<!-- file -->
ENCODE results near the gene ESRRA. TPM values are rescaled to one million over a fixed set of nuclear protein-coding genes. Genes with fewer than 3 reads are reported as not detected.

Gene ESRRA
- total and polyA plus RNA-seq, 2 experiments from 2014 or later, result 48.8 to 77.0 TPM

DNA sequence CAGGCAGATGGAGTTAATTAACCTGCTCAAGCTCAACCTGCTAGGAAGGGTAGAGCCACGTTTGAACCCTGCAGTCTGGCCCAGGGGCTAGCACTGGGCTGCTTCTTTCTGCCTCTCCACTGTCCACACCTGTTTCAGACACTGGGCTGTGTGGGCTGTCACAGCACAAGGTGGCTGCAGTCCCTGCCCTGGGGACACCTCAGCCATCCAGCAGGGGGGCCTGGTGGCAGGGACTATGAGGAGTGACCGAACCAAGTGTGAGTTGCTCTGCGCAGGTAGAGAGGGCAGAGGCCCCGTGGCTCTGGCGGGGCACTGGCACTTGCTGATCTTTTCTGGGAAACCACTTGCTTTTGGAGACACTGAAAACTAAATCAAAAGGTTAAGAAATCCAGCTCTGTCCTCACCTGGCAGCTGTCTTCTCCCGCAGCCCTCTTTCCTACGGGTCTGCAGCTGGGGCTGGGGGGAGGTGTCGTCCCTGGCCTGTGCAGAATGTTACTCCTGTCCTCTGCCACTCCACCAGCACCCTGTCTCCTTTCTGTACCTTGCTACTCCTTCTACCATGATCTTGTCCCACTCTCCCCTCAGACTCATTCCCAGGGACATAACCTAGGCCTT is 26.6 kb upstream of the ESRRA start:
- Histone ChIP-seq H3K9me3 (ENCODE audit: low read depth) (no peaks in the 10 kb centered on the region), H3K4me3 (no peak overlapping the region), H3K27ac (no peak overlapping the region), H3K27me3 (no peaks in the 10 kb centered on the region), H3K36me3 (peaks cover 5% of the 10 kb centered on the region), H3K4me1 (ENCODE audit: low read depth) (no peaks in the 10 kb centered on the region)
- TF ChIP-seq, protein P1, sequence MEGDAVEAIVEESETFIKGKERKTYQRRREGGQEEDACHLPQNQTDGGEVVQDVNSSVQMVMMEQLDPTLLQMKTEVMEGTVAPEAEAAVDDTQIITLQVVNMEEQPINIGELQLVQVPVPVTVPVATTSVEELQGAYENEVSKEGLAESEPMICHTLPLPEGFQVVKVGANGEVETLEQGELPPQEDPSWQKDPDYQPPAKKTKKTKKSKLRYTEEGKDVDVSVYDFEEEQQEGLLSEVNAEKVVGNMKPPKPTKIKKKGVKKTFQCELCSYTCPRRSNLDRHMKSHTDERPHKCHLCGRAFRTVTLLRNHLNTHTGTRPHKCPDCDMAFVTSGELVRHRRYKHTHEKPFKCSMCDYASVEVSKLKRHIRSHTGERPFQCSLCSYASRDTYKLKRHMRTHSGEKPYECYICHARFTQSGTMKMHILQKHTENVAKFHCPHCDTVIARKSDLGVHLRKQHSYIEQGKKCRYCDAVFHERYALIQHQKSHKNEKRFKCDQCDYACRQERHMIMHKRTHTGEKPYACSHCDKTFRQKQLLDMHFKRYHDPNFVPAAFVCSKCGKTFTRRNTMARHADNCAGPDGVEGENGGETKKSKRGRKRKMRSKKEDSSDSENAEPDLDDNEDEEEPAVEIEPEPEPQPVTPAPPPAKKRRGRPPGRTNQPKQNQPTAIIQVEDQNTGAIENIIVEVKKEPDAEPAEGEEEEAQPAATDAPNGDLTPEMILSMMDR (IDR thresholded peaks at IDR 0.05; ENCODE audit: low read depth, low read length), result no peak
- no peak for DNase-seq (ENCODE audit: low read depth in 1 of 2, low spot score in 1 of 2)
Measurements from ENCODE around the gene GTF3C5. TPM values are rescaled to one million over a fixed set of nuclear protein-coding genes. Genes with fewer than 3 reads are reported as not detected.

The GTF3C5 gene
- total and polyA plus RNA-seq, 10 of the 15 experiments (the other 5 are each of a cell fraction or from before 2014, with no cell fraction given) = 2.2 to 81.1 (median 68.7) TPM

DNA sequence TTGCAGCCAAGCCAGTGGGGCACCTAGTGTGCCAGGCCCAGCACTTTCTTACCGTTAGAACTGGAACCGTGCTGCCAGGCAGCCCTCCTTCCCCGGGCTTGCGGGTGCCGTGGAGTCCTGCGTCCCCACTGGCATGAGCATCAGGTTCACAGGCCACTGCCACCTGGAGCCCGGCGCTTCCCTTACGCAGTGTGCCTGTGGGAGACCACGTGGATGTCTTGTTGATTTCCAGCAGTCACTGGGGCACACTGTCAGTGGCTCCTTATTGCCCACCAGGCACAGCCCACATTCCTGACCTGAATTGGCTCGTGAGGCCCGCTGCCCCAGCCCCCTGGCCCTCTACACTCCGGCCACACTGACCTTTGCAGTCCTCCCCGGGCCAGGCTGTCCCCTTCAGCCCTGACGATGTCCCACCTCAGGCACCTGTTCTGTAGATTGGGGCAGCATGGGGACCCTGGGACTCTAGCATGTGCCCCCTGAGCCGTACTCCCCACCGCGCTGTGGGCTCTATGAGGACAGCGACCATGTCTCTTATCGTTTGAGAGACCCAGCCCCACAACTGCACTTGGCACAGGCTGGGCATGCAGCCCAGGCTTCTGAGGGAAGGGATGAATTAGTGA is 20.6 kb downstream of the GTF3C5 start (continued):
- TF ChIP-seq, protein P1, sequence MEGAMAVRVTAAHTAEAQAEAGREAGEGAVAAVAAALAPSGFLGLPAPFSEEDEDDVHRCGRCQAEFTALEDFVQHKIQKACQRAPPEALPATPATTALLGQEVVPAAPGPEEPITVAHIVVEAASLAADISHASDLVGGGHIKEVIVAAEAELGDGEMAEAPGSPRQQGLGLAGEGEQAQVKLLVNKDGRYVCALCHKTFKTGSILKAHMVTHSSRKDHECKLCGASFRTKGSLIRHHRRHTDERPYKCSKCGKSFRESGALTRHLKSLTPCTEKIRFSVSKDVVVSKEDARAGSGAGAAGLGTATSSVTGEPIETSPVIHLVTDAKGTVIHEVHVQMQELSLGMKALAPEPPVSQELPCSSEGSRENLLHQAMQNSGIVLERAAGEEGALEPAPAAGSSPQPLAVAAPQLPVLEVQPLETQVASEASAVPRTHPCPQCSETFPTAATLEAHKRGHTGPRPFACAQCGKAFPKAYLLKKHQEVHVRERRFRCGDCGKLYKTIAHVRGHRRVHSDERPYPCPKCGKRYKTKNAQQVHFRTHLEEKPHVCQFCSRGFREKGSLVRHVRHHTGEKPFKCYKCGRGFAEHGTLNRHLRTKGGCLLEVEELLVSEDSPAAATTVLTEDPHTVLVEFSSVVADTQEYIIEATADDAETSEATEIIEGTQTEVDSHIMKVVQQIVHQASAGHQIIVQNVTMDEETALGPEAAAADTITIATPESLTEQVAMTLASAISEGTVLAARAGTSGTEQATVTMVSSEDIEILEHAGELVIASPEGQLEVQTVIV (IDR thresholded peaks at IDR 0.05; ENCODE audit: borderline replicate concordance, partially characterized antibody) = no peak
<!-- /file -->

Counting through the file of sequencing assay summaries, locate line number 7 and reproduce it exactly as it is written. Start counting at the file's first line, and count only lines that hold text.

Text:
- no peak for DNase-seq (ENCODE audit: low read depth in 1 of 2, low spot score in 1 of 2)